Are Movie Theater Caption Readers Properly Maintained?

Since discovering caption readers at the movies a couple of years ago, I have firmly embraced heading to the movie theater to take in a film now and again. And with most movie theaters in my area now offering some type of captioning device, I can choose the movie based on where and when I want to see it, not where and when the accessibility options are offered. This is a treat, and one that I have come to expect.

But recently, things are feeling less secure. In each of the last four times I went to the movies, there has been an issue with the captioning. It makes me wonder if the devices are being properly maintained.

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Do You Need Your Hearing Aids to Drive?

This article I wrote for Hearing Tracker is about driving with hearing loss. What do you think? Do you need your hearing aids to drive? 

In several states, we will need to upgrade our driver’s licenses to a federal Real ID by October 2020. Since my license was up for renewal, I decided to get a jumpstart on this and made an appointment at my local DMV. I was dreading the visit — hours of boredom standing in lines, the worry that I would not hear my name when it was called, and of course the photo — but I did not expect any thought-provoking questions. Filling out the forms in advance, one of the questions got me thinking. It asked, “Do you need a hearing aid to drive a motor vehicle?”

There was also a question about corrective lenses/glasses, but that was easy. While I can make it to the bathroom and back in the middle of the night without putting on my glasses, I would never attempt to run an errand to the store, let alone get behind the wheel of a car without them. I certainly need my lenses/glasses to drive.

But what about the hearing aid question. Did I need my hearing aids to drive? They certainly are helpful to hear honks, sirens, and cars passing and I do always wear them when I drive, but I don’t think they are required. Most of the driving cues are visual — things like brake lights, turn signals, and traffic signs. With the radio blasting, I doubt people with typical hearing gather many clues from the sounds around them while driving either. My hearing aids are a nice to have, not a must have when behind the wheel. I confidently checked “No,” but promised myself to wear them anyway. They certainly couldn’t hurt.

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To read more about safe driving with hearing loss, click here to continue reading on Hearing Tracker.

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How To Love Someone With Hearing Loss

Do you love someone with hearing loss? With almost 50 million Americans and 360 million people worldwide with disabling hearing loss, chances are that you do. Supporting them can be confusing — you may not fully understand the challenges they face as someone with hearing loss, or they may not want to discuss it or ask for help. Even if they deny it, deep down they still want your love and support.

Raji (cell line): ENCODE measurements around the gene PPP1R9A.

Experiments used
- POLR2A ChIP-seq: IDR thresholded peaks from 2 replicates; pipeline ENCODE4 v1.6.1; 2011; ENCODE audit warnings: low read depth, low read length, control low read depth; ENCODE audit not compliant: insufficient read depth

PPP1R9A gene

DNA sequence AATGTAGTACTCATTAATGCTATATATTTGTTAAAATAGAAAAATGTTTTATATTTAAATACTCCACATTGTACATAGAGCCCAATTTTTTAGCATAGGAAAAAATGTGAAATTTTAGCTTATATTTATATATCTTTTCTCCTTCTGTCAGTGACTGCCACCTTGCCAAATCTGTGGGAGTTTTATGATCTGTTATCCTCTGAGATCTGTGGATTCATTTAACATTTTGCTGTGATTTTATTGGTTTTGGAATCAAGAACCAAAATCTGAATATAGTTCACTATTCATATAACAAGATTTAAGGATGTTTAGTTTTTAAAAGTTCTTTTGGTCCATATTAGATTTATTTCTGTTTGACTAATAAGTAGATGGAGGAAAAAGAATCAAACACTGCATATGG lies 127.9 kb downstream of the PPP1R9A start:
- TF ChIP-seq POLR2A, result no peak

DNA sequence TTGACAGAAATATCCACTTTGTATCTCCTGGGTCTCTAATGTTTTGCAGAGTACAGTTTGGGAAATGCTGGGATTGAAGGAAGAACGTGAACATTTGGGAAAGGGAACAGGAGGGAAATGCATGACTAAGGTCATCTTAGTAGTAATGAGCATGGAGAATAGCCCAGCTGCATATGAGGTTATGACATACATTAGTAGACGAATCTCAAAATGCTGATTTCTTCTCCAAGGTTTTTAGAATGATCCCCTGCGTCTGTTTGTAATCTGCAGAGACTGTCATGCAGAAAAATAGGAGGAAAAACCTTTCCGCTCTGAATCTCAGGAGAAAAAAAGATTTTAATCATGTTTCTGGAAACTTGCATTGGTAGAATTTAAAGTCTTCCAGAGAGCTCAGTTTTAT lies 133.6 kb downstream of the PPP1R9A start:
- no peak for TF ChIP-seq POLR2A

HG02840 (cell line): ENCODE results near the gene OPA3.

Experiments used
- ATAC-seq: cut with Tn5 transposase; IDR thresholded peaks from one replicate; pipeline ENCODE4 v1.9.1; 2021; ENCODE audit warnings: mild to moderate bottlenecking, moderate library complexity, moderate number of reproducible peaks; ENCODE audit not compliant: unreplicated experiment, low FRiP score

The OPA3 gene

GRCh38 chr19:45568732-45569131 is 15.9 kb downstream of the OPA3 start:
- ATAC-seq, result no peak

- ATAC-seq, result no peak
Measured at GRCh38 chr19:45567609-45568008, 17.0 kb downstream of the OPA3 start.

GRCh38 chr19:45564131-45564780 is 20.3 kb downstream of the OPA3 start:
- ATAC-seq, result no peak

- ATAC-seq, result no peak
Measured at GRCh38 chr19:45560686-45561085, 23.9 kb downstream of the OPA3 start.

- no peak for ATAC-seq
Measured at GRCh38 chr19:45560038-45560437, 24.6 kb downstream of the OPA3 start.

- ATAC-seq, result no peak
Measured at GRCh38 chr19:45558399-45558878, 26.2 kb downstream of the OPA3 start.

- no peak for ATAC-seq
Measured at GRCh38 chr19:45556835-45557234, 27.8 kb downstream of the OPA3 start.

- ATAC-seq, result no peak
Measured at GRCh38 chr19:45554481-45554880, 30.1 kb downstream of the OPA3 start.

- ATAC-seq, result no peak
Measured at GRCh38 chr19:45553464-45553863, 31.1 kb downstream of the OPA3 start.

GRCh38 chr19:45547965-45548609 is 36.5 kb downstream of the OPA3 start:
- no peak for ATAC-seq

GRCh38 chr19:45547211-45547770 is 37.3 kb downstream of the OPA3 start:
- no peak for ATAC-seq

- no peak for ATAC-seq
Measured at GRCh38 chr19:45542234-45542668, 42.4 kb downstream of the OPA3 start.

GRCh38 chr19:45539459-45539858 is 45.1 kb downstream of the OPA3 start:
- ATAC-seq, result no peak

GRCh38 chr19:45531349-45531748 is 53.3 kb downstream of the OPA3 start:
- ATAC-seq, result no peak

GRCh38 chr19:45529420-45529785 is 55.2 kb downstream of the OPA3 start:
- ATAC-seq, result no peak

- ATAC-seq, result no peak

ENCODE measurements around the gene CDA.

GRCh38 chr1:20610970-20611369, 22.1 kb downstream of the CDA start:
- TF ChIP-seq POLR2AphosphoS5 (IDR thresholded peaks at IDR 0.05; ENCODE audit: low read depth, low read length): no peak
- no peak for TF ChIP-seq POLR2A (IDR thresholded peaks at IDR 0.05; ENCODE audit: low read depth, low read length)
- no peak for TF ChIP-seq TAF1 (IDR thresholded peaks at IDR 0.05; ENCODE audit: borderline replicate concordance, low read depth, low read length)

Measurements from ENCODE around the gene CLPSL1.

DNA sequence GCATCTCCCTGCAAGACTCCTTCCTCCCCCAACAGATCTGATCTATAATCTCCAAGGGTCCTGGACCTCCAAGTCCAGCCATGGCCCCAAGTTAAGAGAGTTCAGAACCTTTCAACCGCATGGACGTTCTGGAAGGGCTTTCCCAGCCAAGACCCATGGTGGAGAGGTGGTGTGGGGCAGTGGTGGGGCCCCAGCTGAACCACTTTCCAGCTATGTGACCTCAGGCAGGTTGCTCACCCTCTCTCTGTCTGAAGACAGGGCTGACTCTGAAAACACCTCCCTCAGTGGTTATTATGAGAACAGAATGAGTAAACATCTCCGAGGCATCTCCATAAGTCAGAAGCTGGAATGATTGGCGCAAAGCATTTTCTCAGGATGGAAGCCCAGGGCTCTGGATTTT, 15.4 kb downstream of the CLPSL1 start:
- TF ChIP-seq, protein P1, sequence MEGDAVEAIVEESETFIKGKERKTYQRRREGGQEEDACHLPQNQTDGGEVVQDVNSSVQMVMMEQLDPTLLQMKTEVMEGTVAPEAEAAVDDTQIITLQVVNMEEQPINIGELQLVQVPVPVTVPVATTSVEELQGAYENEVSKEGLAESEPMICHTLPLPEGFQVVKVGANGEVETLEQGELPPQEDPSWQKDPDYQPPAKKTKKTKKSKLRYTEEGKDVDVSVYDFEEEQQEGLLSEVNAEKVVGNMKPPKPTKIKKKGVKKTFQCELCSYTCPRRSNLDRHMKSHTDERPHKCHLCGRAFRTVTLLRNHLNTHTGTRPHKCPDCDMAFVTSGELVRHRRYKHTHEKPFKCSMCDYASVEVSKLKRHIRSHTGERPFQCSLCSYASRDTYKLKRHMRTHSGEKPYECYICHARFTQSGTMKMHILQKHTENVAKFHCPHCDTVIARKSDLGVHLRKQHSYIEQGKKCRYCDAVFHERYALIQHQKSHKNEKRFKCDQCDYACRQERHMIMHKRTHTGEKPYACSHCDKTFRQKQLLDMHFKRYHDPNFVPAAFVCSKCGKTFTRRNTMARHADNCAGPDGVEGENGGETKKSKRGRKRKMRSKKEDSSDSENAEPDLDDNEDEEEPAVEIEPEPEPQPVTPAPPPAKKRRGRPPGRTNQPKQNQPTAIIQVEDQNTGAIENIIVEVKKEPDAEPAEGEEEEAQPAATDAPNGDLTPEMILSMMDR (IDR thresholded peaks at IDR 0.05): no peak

Loving someone with hearing loss requires work — there are conversation best practices to incorporate, hearing loss exhaustion to work around and loud venues to avoid. There are bouts of frustration and sadness to support people through, and ongoing education about new hearing aid and assistive listening device technologies to learn. It can require extra effort, but when you love somebody, it is worth it.

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Hearing Loss: Thank You For Using The Microphone

My latest article for Hearing Tracker discusses the reasons to use a microphone in all meetings. Do you agree? 

We gathered in a medium-sized classroom for the wrap-up session of my two-day board meeting at my alma mater. Most sessions were in larger spaces, with presenters using a lectern at the front of a well-miked room. The event organizers always saved me a seat at the front with good sight-lines to the speakers so I could lipread as needed. I really appreciated their assistance and was able to hear almost everything. Given the high level of concentration needed, my hearing loss exhaustion usually kicked in by the end of the day, but it was worth it.

The wrap-up session was different — more casual, smaller, and in a different type of space — a classroom rather than a typical lecture hall. The leaders used a microphone, but a second mic was not provided for questions or comments from the audience. This made it much harder to follow the discussion.

Even strong leaders overlook top-notch communication in certain settings. That is why it is critical to educate people about the importance of using a microphone for all meetings, even when the gathering seems too small or too casual for the formality and fuss of a mic. Inclusion should never be sacrificed for the sake of ease.

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For a captioned video and more reasons to use a microphone, continue reading on Hearing Tracker.

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What If Your Reading Glasses Also Provided Captions?

Sitting in the dimly lit restaurant, I struggled to read the menu. Lucky for me, I keep readers in my purse, which I quickly pulled out and the problem was solved. But when the waiter came to tell us about the specials, I had trouble hearing him, even though I was wearing my hearing aids and lipreading furiously.

Wouldn’t it be wonderful if I could solve this problem just as easily — reaching into my purse for my captioning glasses — ones that would turn speech into text in real-time and with exceptional accuracy? Interestingly, a graduate student team at Cornell Tech is working on something just like this.

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